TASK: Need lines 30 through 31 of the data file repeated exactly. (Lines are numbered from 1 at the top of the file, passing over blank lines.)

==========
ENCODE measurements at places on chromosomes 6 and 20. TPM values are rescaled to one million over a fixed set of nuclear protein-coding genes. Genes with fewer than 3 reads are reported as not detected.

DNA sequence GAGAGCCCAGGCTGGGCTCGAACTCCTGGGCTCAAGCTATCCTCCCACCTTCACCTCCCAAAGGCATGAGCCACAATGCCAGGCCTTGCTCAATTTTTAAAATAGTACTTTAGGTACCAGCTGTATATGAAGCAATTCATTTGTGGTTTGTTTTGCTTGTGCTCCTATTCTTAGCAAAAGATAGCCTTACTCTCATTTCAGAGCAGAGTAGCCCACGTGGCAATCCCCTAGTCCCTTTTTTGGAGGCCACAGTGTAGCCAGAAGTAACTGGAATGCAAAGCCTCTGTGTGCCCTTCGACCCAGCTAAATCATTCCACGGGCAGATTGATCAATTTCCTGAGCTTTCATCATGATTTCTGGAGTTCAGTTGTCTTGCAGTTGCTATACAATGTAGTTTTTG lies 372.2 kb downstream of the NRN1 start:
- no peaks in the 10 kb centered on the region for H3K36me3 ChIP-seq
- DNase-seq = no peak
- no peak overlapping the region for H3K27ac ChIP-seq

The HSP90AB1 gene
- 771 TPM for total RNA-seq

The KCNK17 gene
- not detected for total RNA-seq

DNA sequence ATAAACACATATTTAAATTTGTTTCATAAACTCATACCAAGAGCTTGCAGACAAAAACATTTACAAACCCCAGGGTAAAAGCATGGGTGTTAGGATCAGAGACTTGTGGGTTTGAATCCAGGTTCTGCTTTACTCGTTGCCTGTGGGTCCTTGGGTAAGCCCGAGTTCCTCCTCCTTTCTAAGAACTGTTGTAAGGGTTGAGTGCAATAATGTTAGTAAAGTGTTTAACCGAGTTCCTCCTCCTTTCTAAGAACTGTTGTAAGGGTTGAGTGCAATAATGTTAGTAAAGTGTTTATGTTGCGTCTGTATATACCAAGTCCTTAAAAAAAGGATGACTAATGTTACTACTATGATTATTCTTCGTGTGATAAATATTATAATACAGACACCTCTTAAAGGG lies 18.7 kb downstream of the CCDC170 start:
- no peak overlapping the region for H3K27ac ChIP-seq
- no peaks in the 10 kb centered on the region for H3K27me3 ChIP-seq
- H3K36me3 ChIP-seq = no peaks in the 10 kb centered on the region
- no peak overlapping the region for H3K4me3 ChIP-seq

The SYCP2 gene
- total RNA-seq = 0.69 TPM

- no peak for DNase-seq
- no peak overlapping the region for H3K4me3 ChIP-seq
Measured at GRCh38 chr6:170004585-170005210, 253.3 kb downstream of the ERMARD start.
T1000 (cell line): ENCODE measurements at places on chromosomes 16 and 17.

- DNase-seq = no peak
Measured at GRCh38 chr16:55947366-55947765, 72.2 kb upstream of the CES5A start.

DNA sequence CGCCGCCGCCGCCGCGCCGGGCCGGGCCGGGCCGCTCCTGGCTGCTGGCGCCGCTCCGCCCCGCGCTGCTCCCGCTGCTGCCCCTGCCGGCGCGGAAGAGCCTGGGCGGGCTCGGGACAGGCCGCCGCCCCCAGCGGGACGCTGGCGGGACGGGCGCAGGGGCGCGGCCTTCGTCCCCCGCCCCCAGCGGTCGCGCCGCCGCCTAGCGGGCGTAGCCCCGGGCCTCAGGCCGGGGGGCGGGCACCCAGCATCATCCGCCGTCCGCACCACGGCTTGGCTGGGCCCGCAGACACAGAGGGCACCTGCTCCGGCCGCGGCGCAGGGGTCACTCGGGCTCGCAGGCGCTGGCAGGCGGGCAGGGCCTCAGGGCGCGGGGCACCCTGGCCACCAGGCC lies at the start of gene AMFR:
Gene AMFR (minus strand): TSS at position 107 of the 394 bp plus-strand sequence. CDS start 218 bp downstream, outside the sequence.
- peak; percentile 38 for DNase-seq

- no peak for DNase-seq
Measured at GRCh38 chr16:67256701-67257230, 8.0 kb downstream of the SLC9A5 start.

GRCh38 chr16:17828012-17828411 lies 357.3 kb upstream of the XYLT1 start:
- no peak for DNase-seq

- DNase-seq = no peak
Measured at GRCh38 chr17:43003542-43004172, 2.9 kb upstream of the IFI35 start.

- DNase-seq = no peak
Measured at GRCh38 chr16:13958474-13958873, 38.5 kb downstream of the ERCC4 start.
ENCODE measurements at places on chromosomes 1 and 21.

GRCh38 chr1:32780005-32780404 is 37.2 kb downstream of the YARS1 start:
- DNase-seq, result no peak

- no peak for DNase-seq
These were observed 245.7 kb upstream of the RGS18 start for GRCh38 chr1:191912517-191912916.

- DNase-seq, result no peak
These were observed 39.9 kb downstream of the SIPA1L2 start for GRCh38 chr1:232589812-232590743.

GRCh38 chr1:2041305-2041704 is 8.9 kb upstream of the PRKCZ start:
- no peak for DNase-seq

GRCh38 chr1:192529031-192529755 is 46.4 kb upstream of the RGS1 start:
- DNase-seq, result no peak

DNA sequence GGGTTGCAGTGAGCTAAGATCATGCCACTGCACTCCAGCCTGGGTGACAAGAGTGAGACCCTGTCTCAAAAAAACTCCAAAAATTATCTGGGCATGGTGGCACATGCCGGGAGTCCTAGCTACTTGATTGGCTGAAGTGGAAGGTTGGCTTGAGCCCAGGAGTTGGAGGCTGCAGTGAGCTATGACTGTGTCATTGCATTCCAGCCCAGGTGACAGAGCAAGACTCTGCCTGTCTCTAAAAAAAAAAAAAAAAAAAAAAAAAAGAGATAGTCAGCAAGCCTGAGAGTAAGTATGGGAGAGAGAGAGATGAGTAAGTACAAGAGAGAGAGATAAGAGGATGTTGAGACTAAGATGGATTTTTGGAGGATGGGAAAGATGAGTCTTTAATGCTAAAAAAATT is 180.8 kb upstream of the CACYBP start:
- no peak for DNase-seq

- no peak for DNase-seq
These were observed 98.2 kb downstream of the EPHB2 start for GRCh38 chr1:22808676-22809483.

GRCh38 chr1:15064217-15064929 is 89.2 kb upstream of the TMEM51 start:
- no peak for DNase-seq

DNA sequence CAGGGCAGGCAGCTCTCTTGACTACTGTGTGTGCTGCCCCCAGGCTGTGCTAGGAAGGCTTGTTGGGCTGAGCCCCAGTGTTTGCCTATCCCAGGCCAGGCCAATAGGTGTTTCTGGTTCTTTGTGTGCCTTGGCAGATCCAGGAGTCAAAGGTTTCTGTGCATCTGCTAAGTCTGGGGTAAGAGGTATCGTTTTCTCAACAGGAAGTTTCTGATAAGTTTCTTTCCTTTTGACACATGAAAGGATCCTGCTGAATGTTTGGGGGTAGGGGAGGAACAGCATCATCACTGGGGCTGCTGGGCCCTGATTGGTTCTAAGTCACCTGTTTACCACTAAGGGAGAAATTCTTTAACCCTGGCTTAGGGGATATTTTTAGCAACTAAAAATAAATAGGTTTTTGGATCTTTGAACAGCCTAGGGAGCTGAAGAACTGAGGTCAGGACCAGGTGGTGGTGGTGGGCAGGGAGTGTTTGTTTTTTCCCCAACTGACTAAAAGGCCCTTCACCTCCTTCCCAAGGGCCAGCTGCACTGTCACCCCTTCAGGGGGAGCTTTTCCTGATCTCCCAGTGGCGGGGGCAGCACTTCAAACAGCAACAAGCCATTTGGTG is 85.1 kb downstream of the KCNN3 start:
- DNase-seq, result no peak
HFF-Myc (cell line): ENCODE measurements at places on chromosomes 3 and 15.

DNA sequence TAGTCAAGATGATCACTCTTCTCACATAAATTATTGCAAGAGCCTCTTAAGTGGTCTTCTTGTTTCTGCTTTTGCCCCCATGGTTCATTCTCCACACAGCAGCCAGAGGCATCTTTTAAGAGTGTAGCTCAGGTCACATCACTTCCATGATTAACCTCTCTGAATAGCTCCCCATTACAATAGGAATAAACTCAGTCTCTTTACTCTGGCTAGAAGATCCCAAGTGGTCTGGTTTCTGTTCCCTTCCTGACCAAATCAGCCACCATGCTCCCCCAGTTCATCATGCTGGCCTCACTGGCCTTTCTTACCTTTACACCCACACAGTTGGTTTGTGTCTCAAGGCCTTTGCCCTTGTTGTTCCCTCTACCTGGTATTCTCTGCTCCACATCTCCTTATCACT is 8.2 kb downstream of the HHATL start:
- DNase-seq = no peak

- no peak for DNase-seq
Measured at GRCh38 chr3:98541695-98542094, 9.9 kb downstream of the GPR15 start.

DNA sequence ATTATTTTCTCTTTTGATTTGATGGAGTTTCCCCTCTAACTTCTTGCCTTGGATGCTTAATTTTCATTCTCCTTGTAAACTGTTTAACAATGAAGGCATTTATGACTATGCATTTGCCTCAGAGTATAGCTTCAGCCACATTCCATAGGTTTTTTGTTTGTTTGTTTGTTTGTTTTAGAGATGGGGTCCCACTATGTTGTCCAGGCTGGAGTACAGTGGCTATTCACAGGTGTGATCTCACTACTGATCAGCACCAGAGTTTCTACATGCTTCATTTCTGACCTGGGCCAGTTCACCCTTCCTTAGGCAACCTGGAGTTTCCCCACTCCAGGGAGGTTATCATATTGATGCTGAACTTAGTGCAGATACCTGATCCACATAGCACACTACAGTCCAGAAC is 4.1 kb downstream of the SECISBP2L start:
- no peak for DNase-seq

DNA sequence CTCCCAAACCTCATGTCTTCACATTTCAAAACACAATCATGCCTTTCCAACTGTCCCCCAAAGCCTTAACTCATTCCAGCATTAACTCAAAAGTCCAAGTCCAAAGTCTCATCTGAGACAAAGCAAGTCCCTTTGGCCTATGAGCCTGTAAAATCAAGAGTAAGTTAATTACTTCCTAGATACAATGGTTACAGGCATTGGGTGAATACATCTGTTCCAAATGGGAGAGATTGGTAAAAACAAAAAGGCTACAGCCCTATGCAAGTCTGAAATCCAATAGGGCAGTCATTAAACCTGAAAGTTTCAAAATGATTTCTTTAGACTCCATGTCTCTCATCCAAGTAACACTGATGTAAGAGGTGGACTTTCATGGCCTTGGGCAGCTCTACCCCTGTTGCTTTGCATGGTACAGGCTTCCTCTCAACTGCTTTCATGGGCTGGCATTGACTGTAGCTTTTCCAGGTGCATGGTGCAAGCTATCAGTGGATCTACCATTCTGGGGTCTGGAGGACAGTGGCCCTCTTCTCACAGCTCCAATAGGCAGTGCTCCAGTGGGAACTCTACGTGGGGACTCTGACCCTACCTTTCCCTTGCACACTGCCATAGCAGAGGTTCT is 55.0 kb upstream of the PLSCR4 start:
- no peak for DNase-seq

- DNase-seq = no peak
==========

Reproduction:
- DNase-seq = no peak
Measured at GRCh38 chr17:43003542-43004172, 2.9 kb upstream of the IFI35 start.